The country is currently struggling with six outbreaks of measles that are very contagious and potentially life-threatening to young children.
The outbreaks have occurred in children under the age of 10 — with the majority of the cases involving children who were unvaccinated.
Luckily, measles is preventable with the aid of certain vaccines, but many parents are refusing to get their children vaccinated. This has caused major concern among lawmakers who feel parents should not have the right to make such decisions, especially since the illness is both contagious and potentially fatal.
Lawmakers take a stand against parents
In fact, Washington state lawmakers have advanced legislation that would eliminate vaccination exemptions on personal levels by parents. It is argued that outbreaks that can be contained or controlled should be the responsibility of the government which must protect its citizens.
Parents, on the other hand, feel that they should have the right to decide whether their children are injected with medication that has yet to be verified of its long-term effects. Arizona has decided to side with the parents on this one. Arizona lawmakers are currently moving forward with three bills that will make it easier for parents to opt out of getting vaccinations for their children, according to The Arizona Republic.
Of the three bills advanced by Arizona’s House Health and Human Services Committee was the HB 2470, which expands the access to both religious and personal belief vaccine exemptions among preschool and grade school children.
The other two bills, HB 2471 and HB 2472 requires parents receive a booklet abut vaccine risks prior to vaccinating their children and require doctors to offer blood tests to determine if a child is already immune to a vaccine-preventable disease prior to vaccinating. Nancy Barto (R-Phoenix) who sponsored the bill stated that “it’s every parent’s right to decide the vaccine’s place in the child’s life.”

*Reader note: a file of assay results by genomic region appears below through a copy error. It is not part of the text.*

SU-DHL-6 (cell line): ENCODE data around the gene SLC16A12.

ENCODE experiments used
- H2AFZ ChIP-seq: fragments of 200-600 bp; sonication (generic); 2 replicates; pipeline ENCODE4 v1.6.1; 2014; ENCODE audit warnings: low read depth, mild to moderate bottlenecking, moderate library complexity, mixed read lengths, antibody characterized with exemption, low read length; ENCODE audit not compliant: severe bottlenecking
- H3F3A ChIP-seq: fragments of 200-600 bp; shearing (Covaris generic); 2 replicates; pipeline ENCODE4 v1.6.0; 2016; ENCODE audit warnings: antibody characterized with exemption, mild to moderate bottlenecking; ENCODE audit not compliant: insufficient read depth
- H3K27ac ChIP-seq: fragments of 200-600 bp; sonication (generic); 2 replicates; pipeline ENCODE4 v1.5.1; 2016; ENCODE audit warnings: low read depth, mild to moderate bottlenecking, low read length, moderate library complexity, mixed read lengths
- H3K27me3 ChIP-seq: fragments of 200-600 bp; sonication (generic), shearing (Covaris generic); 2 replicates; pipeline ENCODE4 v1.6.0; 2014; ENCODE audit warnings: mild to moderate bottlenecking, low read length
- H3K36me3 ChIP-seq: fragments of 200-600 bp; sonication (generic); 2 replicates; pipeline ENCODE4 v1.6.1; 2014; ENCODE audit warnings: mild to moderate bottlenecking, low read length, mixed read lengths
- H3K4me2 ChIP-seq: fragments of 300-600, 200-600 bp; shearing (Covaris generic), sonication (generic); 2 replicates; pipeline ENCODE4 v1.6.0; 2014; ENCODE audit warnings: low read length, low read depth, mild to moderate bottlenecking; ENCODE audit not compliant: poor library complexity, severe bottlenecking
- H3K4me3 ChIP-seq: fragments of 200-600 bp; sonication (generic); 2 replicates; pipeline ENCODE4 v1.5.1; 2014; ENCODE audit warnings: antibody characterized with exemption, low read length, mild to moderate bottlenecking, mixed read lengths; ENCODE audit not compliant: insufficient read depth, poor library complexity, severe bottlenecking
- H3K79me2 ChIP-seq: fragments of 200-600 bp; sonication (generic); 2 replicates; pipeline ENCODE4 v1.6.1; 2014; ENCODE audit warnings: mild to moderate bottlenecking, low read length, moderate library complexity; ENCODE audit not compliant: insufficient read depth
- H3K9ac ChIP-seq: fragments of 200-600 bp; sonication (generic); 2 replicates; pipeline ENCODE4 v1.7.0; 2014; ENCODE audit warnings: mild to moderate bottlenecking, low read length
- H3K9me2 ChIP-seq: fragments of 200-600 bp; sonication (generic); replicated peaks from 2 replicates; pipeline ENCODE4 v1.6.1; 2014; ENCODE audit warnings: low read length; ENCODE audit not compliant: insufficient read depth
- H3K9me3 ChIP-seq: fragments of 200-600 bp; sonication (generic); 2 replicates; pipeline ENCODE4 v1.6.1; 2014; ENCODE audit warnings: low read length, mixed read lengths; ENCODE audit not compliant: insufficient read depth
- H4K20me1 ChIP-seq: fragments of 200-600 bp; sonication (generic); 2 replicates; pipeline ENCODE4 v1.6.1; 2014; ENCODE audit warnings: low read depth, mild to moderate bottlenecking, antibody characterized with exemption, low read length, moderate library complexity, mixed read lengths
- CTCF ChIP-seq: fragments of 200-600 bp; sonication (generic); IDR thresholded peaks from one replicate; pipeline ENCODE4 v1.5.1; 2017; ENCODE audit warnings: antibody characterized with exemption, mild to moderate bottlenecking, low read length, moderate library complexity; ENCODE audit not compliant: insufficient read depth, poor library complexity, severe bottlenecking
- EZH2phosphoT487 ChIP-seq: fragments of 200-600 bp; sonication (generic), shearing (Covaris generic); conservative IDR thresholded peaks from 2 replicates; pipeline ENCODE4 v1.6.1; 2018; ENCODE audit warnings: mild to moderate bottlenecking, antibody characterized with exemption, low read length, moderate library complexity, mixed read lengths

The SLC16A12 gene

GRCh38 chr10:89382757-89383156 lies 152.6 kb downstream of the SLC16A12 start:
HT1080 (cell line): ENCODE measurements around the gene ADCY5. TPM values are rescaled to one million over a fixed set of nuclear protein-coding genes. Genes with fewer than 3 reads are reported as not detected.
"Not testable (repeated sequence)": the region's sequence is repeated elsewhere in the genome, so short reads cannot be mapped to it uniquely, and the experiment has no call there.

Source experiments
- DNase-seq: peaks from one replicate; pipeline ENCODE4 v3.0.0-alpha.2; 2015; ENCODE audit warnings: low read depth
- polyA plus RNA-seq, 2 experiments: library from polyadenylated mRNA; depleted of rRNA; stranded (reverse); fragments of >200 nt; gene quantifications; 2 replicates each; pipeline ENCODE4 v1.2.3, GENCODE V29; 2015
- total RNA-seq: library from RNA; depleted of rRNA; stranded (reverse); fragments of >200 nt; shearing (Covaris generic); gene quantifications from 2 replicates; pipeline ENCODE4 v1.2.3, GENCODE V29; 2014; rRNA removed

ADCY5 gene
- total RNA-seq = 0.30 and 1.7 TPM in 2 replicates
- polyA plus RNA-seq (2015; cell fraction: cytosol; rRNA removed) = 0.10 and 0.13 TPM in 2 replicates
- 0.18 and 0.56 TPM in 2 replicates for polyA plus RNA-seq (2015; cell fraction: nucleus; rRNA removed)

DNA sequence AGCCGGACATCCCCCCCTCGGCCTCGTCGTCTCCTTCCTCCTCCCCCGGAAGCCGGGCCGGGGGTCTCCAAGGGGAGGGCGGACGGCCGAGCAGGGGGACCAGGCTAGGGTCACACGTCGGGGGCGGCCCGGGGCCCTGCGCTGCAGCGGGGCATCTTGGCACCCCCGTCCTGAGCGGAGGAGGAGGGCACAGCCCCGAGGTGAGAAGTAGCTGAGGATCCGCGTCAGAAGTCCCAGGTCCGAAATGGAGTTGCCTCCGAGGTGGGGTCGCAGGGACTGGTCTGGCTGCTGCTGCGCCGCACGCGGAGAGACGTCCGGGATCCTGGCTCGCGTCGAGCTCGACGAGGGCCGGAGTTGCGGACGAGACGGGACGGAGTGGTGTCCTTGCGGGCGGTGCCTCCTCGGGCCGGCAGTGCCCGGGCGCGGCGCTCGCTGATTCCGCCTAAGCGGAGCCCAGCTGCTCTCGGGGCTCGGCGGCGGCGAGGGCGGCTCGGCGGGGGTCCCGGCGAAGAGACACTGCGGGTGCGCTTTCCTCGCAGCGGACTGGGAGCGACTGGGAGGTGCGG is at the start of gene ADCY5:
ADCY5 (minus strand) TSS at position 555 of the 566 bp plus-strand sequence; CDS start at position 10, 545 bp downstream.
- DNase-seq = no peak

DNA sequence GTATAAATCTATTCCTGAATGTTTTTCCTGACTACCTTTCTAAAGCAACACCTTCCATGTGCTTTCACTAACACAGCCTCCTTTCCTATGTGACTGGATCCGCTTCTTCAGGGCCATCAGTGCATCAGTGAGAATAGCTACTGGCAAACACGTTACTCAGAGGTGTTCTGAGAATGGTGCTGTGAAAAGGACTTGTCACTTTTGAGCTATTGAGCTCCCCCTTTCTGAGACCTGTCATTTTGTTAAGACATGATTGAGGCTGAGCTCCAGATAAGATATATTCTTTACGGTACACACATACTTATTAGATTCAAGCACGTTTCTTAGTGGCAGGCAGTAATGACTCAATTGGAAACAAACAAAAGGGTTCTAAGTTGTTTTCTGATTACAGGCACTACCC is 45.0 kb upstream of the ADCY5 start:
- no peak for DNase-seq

It was her argument that claimed there was research on both sides of the issue and that it was enough to provide parents with a leg to stand on when determining whether their children should be subject to vaccinations.
Parents fight for their parental rights
The issue of vaccinations has become popular as a result of the latest outbreaks. This has not helped parents in their fight to secure their right to bypass vaccines for their children. “There are so many reasons why I wouldn’t have my child vaccinated,” stated one parent who rallied for the passage of the bills in Arizona.
“The same way they claim vaccines have saved children, there are studies that show children dying from the medication. I’m not allowing the government to decide whether my child lives or dies,” she continued. Many parents are standing their ground on this issue because they feel that there is not enough proof that the vaccinations are capable of both saving their children from acquiring measles while preventing other problems along the way.
The same way that this issue has created a divide among parents and the government, now there are parents who are divided with other parents on this subject. “I am furious that there are parents out there who would allow their children to suffer because of their own ignorance,” stated a father who supports legislation that requires the vaccinations. “If it’s illegal to kill, then parents who refuse this vaccination should be considered murderers and should go to jail like most criminals,” he continued.
Currently, individual states are determining whether they will require parents to have their children vaccinated or not. This is a fight that goes well beyond the idea of merely saving children…it’s also about parental control vs. governmental control. It’s just a matter of who, of the two, will win. We can only hope that the children will not have to suffer along the way.